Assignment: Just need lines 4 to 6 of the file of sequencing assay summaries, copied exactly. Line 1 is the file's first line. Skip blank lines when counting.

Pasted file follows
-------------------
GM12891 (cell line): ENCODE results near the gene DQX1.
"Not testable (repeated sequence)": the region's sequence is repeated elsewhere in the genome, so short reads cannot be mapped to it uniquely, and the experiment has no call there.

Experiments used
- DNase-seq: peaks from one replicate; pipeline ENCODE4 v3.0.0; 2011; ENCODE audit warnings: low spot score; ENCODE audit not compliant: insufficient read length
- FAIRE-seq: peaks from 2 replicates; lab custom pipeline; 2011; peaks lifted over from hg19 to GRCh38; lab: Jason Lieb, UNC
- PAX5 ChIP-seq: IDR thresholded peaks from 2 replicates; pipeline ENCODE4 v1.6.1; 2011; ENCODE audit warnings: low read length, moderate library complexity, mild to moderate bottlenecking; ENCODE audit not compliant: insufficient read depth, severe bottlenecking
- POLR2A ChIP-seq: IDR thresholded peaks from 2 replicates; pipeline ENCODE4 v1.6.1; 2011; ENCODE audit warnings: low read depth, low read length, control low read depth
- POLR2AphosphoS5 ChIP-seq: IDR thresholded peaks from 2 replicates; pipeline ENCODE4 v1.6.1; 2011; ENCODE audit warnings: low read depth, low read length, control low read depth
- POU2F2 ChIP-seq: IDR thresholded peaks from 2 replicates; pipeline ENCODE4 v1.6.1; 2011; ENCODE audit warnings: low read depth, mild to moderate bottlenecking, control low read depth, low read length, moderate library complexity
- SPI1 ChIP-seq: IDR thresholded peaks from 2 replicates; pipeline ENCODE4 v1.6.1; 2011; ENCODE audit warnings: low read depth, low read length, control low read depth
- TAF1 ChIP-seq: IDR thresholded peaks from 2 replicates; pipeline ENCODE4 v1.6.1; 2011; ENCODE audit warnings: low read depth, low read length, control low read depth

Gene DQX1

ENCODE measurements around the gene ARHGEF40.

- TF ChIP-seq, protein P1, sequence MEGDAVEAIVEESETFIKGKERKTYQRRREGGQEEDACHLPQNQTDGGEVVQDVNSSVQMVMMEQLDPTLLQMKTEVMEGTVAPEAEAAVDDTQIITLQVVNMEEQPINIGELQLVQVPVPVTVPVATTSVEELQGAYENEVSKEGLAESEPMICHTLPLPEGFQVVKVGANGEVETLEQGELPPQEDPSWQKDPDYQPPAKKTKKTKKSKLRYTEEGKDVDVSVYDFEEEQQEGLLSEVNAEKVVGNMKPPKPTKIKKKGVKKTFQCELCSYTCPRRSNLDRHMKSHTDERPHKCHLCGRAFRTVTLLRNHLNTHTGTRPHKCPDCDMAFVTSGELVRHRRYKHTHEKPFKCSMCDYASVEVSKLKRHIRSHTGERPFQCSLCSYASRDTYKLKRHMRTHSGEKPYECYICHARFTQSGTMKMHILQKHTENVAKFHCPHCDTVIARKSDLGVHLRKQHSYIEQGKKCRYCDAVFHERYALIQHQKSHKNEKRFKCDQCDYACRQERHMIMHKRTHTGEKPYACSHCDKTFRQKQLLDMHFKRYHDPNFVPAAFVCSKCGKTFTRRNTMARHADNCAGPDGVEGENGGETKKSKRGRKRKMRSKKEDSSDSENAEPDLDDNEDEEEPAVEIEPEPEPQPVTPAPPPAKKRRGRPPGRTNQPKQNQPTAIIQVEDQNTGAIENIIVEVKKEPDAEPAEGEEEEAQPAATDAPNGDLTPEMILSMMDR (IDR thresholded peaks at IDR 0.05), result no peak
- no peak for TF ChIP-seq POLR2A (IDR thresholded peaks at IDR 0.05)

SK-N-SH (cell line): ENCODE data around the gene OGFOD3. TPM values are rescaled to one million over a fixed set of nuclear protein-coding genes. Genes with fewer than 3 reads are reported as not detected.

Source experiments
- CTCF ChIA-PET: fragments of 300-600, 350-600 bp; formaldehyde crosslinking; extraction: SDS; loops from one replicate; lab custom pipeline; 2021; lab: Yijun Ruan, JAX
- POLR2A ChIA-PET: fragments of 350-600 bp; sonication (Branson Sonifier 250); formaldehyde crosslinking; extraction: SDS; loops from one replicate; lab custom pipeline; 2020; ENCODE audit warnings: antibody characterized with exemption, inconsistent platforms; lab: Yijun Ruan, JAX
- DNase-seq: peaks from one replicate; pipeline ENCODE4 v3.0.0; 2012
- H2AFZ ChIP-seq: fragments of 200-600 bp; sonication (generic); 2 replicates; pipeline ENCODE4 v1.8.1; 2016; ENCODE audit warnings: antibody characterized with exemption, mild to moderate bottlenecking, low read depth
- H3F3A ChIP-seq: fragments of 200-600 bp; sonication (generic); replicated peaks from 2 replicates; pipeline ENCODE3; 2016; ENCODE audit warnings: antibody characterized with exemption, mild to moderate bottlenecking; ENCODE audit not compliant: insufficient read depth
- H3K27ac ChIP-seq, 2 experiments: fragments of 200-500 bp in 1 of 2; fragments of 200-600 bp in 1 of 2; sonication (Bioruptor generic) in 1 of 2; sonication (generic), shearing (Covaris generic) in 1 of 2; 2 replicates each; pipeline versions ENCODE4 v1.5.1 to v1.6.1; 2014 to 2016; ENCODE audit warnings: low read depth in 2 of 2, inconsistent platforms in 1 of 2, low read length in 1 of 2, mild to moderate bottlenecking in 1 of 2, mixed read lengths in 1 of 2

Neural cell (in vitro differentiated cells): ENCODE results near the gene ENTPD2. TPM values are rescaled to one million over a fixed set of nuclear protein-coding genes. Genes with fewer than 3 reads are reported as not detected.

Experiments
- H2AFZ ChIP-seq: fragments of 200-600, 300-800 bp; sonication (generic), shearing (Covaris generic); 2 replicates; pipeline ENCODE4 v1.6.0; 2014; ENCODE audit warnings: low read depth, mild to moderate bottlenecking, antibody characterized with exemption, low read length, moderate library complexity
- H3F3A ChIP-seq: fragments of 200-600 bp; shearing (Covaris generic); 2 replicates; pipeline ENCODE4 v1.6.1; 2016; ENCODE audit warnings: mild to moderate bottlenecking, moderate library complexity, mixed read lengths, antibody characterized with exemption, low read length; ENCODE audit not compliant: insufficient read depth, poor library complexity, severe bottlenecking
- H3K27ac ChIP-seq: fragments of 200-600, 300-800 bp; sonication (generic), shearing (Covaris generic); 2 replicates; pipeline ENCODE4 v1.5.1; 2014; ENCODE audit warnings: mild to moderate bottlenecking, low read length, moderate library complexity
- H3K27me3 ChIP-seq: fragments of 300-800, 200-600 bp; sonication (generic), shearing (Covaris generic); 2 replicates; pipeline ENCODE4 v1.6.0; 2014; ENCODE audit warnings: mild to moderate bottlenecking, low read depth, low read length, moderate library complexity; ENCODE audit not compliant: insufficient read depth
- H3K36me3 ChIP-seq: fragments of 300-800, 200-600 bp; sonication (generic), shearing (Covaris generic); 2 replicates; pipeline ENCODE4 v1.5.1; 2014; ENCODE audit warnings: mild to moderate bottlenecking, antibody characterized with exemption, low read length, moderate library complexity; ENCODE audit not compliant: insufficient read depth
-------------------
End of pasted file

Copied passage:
- DNase-seq: peaks from one replicate; pipeline ENCODE4 v3.0.0; 2011; ENCODE audit warnings: low spot score; ENCODE audit not compliant: insufficient read length
- FAIRE-seq: peaks from 2 replicates; lab custom pipeline; 2011; peaks lifted over from hg19 to GRCh38; lab: Jason Lieb, UNC
- PAX5 ChIP-seq: IDR thresholded peaks from 2 replicates; pipeline ENCODE4 v1.6.1; 2011; ENCODE audit warnings: low read length, moderate library complexity, mild to moderate bottlenecking; ENCODE audit not compliant: insufficient read depth, severe bottlenecking